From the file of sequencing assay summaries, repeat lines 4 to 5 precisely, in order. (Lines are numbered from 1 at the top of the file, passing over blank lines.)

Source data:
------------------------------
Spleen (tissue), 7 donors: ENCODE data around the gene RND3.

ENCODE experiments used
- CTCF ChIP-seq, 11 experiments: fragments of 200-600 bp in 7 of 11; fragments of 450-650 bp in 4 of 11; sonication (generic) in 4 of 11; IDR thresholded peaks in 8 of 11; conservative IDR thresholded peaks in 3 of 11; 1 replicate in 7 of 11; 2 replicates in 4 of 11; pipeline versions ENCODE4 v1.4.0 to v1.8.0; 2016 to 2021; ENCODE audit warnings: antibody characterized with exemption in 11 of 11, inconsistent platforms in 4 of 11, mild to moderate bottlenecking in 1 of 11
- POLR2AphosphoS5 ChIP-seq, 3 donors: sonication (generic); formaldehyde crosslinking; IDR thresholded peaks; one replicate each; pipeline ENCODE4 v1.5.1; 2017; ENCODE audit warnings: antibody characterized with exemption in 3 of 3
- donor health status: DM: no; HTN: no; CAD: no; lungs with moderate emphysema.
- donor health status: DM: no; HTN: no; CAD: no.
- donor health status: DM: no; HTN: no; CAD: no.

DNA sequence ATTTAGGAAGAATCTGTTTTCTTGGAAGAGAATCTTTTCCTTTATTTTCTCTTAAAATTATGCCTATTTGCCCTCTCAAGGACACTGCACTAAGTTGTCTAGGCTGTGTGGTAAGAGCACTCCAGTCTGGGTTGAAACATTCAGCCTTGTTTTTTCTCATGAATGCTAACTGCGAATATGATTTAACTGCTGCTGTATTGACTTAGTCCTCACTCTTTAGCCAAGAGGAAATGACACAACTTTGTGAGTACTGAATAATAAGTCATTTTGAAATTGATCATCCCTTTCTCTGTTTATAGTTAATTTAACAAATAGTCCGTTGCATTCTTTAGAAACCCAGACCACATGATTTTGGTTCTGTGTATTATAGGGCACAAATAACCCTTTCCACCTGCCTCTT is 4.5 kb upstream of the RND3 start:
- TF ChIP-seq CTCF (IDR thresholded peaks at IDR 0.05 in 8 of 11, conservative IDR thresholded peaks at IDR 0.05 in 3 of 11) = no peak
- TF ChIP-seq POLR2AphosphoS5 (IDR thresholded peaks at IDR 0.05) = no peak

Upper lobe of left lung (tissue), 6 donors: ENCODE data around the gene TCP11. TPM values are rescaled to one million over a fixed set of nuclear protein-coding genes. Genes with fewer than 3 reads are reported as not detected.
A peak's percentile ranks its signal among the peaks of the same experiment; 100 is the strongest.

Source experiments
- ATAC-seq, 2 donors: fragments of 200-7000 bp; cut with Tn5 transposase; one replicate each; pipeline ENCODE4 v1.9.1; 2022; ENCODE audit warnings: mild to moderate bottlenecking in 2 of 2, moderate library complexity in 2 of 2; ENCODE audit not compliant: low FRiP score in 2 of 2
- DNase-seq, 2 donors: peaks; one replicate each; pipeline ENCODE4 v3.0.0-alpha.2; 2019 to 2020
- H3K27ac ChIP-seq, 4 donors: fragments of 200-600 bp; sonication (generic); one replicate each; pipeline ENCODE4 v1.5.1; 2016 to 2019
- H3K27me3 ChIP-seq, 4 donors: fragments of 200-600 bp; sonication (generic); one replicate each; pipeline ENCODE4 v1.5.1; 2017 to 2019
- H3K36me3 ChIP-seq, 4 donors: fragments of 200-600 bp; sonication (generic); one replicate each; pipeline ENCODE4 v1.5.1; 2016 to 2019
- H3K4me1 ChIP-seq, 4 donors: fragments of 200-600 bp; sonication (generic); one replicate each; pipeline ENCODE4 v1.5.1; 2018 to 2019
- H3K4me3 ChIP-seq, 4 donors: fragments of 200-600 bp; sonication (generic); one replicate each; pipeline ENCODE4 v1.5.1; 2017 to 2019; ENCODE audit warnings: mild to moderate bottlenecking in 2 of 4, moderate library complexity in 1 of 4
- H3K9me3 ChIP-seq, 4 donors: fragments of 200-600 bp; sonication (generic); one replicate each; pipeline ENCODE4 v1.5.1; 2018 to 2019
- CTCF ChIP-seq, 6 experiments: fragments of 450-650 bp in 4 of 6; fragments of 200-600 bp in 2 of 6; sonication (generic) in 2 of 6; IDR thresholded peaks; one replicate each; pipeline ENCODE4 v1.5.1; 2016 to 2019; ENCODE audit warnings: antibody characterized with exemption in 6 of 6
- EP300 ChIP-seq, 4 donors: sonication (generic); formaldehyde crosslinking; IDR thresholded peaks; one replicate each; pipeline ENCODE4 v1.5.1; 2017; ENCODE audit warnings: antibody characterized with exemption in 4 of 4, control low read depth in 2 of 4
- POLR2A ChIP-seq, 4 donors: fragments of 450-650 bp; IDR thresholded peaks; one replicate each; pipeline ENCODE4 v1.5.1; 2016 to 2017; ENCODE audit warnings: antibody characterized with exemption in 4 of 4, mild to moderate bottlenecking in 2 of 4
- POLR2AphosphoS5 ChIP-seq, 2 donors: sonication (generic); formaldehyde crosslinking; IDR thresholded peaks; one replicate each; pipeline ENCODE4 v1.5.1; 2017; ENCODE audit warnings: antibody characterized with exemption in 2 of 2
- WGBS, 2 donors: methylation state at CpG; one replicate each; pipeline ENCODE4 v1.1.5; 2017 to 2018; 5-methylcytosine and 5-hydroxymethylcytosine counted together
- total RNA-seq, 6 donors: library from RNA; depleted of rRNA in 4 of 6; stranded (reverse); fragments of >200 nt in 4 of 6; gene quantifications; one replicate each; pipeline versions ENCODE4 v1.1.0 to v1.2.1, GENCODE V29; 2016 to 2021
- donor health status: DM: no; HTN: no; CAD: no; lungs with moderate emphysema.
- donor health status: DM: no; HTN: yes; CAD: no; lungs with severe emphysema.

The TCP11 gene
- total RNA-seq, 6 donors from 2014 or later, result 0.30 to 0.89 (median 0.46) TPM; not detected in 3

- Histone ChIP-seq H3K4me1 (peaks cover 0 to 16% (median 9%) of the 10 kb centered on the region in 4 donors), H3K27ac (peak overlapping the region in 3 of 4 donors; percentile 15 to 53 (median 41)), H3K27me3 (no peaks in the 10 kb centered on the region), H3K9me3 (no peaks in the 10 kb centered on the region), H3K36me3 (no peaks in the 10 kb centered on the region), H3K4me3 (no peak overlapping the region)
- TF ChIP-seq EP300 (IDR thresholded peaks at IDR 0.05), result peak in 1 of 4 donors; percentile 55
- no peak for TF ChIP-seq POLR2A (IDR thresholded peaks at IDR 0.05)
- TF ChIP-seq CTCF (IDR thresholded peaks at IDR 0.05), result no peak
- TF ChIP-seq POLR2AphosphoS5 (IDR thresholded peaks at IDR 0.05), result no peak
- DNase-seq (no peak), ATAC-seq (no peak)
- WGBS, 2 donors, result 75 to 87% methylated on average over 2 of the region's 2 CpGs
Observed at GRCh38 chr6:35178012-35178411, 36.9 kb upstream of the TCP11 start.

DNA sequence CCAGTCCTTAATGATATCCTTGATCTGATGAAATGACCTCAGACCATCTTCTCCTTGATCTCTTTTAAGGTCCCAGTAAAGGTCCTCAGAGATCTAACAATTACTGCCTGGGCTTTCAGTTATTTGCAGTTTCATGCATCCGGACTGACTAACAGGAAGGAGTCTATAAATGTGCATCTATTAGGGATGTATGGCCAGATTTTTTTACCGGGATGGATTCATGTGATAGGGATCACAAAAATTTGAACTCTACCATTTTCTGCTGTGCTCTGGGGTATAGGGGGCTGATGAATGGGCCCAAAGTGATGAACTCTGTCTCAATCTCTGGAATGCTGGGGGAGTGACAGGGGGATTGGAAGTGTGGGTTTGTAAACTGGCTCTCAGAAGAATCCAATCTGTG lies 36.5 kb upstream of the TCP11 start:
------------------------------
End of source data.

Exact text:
- POLR2AphosphoS5 ChIP-seq, 3 donors: sonication (generic); formaldehyde crosslinking; IDR thresholded peaks; one replicate each; pipeline ENCODE4 v1.5.1; 2017; ENCODE audit warnings: antibody characterized with exemption in 3 of 3
- donor health status: DM: no; HTN: no; CAD: no; lungs with moderate emphysema.